"I'll keep my opinions of Joanna Brooks to myself. I see your points, but I think your selection of article makes a difference in how people perceive your initial argument. If you brought up an article simply about "hey, this Mormon guy helped design controversial torture tactics", people would focus on the morality of Mormons and torture. But the article you found was one that was casting aspersion onto his divinely-inspired calling because of his past involvement in torture. For me, that changed my interpretation of the issue from "ethics of torture" to "ethics of divine inspiration," and thus changed my response. There are probably a few reasons we don't have official Church positions on every possible moral dilemma: allowing people to seek their own inspiration to not be "commanded in all things," because there are SO many unique scenarios to address, or maybe because sometimes there are righteous exceptions (like Nephi and Laban). Personally, we can all pray for personal inspiration or seek advisement from priesthood leaders when we have questions and when the Church's position is unclear. Publicly, does it matter? Those who tout their to-the-letter religious devotion in the public arena, looking for approval of their image, were rebuked by Christ for being prideful. Ultimately, it doesn't matter what other people think of us. What kind of change are you calling for? If administrative changes need to happen, God will inform those who have responsibility for those changes - they're the men that we sustained less than a month ago in General Conference. I don't know enough about the situation on interrogation techniques to offer any answers there; maybe it was somehow like a Laban experience where Nephi didn't think the cost of a life was more than the benefit of escaping Jerusalem with a copy of the scriptures, but God approved (and commanded, that time) anyway. People don't often seem satisfied with the answer "I don't know," but sometimes it's all God gives us right now."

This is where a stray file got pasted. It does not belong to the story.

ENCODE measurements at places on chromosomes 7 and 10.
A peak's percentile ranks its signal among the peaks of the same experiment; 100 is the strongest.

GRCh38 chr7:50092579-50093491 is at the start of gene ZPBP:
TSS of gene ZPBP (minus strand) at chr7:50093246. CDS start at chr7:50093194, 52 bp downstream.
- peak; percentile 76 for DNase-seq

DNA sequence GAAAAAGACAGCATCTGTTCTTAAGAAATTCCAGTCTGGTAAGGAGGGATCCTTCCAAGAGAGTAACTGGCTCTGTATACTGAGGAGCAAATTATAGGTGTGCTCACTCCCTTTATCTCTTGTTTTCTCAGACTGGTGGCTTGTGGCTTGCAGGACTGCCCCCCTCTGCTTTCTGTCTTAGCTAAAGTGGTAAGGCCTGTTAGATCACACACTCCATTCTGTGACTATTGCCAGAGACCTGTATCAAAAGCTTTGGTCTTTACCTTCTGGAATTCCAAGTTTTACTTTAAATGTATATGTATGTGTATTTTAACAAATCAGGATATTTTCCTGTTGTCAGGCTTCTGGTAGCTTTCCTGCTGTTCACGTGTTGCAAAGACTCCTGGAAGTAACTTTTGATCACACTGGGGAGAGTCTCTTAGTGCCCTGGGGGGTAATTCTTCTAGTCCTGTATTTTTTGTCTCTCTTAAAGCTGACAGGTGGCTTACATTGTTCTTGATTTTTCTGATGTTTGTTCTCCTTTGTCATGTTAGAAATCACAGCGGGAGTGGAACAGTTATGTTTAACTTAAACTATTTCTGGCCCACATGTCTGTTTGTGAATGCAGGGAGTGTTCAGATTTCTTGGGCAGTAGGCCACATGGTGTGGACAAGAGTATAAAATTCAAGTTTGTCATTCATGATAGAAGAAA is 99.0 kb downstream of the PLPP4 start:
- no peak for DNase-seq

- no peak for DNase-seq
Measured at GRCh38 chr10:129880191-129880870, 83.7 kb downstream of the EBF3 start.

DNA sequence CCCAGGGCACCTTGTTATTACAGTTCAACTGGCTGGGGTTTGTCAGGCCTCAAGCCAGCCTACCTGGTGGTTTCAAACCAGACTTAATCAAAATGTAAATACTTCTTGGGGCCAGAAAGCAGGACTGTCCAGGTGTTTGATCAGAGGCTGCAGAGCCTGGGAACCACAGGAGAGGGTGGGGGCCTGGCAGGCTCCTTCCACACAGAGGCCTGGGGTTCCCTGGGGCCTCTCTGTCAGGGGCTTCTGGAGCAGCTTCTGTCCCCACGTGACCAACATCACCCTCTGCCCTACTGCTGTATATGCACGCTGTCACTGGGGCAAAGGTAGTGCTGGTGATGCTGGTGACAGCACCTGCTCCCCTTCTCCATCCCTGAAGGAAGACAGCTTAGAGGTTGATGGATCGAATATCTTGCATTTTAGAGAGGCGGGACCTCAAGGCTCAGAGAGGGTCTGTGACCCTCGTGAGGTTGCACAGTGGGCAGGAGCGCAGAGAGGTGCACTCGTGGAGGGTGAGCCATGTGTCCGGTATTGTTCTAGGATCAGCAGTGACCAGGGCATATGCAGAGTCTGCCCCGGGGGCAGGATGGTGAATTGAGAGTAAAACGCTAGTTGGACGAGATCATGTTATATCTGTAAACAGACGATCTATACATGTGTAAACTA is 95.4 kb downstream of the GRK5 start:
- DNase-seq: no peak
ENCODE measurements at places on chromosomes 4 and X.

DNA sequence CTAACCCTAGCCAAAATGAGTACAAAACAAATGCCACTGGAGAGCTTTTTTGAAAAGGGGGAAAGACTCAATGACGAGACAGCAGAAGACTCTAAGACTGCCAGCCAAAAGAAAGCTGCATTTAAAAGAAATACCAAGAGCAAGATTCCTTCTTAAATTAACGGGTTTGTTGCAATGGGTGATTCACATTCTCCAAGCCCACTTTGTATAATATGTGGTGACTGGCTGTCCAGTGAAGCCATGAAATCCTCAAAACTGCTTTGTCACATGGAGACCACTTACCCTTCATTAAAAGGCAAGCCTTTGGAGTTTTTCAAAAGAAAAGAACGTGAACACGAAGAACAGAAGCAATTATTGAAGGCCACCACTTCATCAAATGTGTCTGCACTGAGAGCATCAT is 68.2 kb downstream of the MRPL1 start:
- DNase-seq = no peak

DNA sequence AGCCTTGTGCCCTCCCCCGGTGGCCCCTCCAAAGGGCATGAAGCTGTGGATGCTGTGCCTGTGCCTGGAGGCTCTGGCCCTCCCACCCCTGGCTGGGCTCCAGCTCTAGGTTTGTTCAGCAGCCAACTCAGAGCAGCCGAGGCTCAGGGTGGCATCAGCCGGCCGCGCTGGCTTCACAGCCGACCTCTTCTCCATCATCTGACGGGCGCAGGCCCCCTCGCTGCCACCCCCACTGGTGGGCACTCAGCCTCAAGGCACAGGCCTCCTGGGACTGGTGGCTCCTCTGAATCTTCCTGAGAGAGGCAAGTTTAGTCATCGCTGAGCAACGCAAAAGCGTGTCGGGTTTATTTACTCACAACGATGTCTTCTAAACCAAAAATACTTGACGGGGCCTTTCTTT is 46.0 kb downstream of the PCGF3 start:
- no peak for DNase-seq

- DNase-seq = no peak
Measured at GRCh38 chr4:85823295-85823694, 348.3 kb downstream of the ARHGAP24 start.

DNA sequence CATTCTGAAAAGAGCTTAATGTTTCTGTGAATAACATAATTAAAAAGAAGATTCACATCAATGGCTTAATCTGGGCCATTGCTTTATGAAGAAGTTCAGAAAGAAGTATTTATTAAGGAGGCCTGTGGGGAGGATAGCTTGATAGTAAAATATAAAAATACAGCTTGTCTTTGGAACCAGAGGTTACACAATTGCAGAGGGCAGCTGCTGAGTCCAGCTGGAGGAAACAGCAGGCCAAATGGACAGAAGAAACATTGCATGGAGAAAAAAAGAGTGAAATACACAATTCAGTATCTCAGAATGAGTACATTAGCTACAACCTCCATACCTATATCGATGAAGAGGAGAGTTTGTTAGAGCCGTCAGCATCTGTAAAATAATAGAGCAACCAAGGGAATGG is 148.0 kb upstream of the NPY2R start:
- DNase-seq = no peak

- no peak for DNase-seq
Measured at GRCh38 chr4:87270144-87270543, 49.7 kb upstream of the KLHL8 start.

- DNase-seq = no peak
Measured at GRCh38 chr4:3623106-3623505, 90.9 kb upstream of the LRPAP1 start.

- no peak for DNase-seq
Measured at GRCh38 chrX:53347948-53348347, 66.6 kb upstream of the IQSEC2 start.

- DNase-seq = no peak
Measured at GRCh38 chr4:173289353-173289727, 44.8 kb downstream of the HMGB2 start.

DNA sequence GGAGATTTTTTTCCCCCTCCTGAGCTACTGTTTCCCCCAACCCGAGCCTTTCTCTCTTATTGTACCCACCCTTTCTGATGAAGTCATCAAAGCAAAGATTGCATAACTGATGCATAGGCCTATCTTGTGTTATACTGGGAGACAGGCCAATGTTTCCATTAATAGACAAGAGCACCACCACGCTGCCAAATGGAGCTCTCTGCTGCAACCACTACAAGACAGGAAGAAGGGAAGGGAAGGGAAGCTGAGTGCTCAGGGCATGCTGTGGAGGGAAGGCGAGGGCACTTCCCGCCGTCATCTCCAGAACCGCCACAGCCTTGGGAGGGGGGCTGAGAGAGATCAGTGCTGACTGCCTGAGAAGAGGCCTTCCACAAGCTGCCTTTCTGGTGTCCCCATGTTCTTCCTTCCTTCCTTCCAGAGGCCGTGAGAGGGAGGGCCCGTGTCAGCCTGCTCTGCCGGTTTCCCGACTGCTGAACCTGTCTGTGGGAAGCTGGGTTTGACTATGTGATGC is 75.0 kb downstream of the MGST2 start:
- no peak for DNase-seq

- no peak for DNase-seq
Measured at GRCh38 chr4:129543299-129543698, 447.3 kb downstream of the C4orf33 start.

"Jacob, how many people are called unqualified? Almost all. You're disregarding the Atonement entirely. Why pull a mote when you've got a beam now you know just as well as I that torture is never justified. I protested its practice during recent wars when I was in high school. But I sin too. And far be it from me to criticize the Life's judgements. Even if it is wrong, all things will come full circle in the end."
"Katie is right. And I will never put stock in the many observers and commentators of Mormonism who believe there is "grave underdevelopment in the public morality and political theology of contemporary Mormonism”. God's church and His doctrine is perfect, though his people aren't. The fullness of the Gospel has been restored, there is no imperfection in God's morality nor His theology. The world scorns the church using their imagined perception of what true morality is, but they are just plain wrong, which is why I don't heed their complaints in any way."
Grave underdevelopment in the public morality and political theology of contemporary Mormonism holds no water apparently? After extensive research, I still cannot find anything on lds.org about torture. Saints are called upon to proclaim peace frequently in articles about war (a topic closely related to torture), but there is no codified theological teaching when it comes to torture. In another sad incident, I recently read an article that touched on the issue of a young Mormon woman in Iraq who committed suicide because she did not agree with the torture techniques being used. She was told by her superior officers that this war on terror was "different" and that these techniques were necessary. Necessary? Would you lose your humanity to "gain" a sliver of protection?